Light­ning’s Stamkos wanted to be more than flash in pan

The Washington Times Daily - - Sports - BY STEPHENWHYNO

There was a time when Steven Stamkos’ one­timer on the power play gave op­po­nents’ night­mares. Quick pass, quicker shot and the Tampa Bay Light­ning phe­nom cruised to a 51 goals in 2009-10 as a 20-year-old.

Nat­u­rally, de­fenses fig­ured out how to stop the No. 1 pick from the 2008 draft. But Stamkos is on the way to an­other 50-goal sea­son be­cause he has done what Washington Cap­i­tals star Alex Ovechkin hasn’t: rein­vent his game and dis­cover new ways to fill up the net.

“When you’ve played in the league for a while, peo­ple pick up on things, they pick up on where you score from, what you like to do when you’re in the of­fen­sive zone, so you have to make ad­just­ments and be able to adapt to your sur­round­ings,” Stamkos said. “It was some­thing that I wanted to ad­just. As you ma­ture through­out your ca­reer, you’ll al­ways keep find­ing new ways to get op­por­tu­ni­ties.”

For Stamkos, it has been scor­ing a plethora of even-strength goals as the power play is no longer the pri­mary source of his pro­duc­tion. En­ter­ing Thurs­day night’s game in Washington, 38 of his 48 goals this sea­son have come five-on-five.

As the Light­ning try to steal a play­off spot de­spite founder­ing for parts of the sea­son, one of Stamkos’ part­ners in crime is not the least bit sur­prised by the 22-year-old’s tor­rid scor­ing pace, nor his abil­ity to adapt.

“I feel in this league you have to rein­vent your­self all the time,” Light­ning right wing Martin St. Louis said. “If you score a lot of goals from one spot, you take it away. You al­ways have to find a way to rein­vent your­self. He’s done that.”

That’s one of the top crit­i­cisms of Ovechkin, as play­ers around the NHL have noted his patented curl-and-drag move and re­peat­edly snuffed it out.

Ovechkin, 26, has scored at least 50 goals four times but dropped to 32 last sea­son and is on pace for the same num­ber this time around.

Mean­while, Stamkos could earn Hart Tro­phy con­sid­er­a­tion if the Light­ning make the play­offs, as it’s hard to ar­gue any other player per­haps out­side of Pitts­burgh’s Ev­geni Malkin has been more valu­able to his team’s suc­cess.

Coach Guy Boucher praised his young star for his will­ing­ness to buy in to chang­ing up his game. “He’s worked hard, is very re­cep­tive,” Boucher said. “He’s taken this quest of be­com­ing a com­plete player and a win­ner very, very se­ri­ously, and that’s why he’s ben­e­fit­ing from scor­ing from all an­gles, all kinds of sit­u­a­tions: whether it’s a break­away, twoon-one, wrap­around, screen, tip, jam. He does it all.”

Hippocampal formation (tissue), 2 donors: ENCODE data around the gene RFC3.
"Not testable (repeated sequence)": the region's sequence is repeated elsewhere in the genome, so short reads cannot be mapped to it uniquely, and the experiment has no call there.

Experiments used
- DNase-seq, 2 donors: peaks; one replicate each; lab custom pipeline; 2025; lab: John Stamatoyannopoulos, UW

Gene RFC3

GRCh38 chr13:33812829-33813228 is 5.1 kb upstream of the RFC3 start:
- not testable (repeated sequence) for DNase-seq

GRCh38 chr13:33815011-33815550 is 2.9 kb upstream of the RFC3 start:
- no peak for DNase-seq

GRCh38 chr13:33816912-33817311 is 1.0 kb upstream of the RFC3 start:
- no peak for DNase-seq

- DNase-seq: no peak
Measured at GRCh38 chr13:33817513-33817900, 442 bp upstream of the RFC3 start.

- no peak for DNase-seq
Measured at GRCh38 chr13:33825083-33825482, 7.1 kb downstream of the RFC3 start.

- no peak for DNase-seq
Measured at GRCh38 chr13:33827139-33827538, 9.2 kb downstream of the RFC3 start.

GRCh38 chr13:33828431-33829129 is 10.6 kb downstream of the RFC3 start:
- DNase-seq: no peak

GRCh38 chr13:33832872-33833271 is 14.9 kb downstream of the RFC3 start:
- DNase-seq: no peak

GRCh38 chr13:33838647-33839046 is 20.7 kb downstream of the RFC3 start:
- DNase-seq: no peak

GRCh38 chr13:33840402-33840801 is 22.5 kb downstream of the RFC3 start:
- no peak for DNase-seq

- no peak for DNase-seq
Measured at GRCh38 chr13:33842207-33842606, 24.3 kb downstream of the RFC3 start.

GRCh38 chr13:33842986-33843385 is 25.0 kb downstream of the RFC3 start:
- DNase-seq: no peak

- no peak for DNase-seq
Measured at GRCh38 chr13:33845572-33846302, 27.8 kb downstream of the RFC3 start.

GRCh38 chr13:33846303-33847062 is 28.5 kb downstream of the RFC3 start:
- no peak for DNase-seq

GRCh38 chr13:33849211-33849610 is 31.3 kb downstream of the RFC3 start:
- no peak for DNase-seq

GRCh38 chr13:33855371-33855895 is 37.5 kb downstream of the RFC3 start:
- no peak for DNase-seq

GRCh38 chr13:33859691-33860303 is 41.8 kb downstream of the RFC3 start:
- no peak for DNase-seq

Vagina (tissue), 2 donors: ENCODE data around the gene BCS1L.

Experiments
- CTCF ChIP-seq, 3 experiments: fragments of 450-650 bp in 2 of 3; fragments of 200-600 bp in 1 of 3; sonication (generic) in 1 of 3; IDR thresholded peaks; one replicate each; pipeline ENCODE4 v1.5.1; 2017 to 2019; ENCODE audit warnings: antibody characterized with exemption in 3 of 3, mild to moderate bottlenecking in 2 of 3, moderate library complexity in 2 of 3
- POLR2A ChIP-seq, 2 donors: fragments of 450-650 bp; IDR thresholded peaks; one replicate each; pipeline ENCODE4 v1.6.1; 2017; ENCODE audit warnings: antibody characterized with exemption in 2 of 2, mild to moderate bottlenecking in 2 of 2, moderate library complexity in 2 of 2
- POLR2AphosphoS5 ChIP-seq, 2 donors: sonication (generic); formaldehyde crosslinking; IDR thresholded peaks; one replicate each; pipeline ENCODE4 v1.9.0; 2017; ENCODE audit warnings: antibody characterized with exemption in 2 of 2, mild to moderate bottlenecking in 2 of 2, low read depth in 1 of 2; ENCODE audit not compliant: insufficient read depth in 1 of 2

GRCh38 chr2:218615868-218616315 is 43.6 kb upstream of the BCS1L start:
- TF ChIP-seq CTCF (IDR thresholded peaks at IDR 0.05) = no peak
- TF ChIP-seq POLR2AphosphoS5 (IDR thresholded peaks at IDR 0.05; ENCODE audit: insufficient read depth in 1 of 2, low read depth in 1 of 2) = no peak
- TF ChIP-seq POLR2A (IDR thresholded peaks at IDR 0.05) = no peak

Teammates like St. Louis don’t mar­vel at it any­more.

“It’s noth­ing new for us,” the for­mer MVP quipped. But play­ers such as Cap­i­tals de­fense­man Karl Alzner watch Stamkos score game-win­ners (he has an Nhl-best 10) and re­call that Ovechkin has shown flashes of that.

“That’s what those play­ers do,” Alzner said. “It’s like when you’re play­ing video games. They’re the ‘game break­ers’ on the video game. That’s why they get that tag is be­cause they can go out there and when you’re against the wall they do it.”

Stamkos has done all this with St. Louis and Teddy Pur­cell. Tampa Bay cap­tain Vinny Le­cav­a­lier (bro­ken hand) re­mains out and af­ter the Light­ning traded for­wards Do­minic Moore and Steve Downie and de­fense­man Pavel Ku­bina.

That’s a lot of pres­sure for a guy who just signed a five-year, $37.5 mil­lion con­tract last off­sea­son and is earn­ing ev­ery dol­lar by car­ry­ing his team.

“I put that pres­sure on my­self re­gard­less of who is in the lineup. Ob­vi­ously, it’s mag­ni­fied now with the trades that we made and with Vinny out . . . But for right now for Teddy, Marty and I, we re­al­ize that we need to score goals to help our team win, and we like that pres­sure.” Penalty killers have taken away Steven Stamkos’ back-door one­timer on the power play, but he hasn’t slowed down.

Newspapers in English

Newspapers from USA

© PressReader. All rights reserved.